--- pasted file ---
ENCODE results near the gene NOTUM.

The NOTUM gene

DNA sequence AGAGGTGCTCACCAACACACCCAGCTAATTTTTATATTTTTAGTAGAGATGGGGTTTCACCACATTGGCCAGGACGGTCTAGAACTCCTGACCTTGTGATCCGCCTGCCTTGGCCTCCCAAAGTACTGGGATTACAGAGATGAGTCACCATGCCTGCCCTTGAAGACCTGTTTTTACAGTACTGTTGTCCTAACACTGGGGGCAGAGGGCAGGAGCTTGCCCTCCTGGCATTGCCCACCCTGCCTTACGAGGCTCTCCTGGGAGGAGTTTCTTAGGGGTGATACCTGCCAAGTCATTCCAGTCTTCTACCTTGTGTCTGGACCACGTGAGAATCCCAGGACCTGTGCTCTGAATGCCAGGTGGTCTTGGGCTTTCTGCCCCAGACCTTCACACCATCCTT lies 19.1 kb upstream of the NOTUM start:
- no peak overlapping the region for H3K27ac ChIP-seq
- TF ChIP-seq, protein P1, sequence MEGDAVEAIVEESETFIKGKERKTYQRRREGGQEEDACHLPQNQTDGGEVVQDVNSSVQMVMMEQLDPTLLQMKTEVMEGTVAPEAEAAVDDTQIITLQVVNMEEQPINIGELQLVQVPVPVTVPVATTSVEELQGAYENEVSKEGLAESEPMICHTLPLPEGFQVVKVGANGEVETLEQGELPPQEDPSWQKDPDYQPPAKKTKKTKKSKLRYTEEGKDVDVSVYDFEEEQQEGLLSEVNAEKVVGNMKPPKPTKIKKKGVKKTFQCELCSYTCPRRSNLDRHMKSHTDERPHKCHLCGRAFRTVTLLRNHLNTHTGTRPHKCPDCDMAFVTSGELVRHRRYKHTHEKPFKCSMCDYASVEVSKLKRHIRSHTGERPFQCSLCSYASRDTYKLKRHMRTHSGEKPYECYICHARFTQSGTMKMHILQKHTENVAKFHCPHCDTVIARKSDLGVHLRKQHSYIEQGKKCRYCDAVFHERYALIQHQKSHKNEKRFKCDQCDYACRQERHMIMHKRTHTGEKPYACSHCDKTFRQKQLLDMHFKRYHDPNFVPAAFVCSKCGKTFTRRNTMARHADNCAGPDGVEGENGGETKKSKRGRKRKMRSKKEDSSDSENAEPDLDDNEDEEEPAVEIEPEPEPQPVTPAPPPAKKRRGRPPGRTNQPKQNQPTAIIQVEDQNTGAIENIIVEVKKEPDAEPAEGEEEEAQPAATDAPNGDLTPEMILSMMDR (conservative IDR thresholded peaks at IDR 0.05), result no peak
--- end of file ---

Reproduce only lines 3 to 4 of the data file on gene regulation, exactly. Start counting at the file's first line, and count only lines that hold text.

DNA sequence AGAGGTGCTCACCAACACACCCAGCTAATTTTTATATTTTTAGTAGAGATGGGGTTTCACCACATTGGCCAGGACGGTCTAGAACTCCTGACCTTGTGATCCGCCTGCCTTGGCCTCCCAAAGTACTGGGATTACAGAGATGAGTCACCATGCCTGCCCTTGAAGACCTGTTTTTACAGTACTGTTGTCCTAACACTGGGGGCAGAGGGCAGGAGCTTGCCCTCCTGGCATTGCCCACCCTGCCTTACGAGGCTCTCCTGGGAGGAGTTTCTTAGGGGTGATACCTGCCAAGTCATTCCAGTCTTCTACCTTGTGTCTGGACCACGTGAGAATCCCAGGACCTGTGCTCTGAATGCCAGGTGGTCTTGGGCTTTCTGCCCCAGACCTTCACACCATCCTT lies 19.1 kb upstream of the NOTUM start:
- no peak overlapping the region for H3K27ac ChIP-seq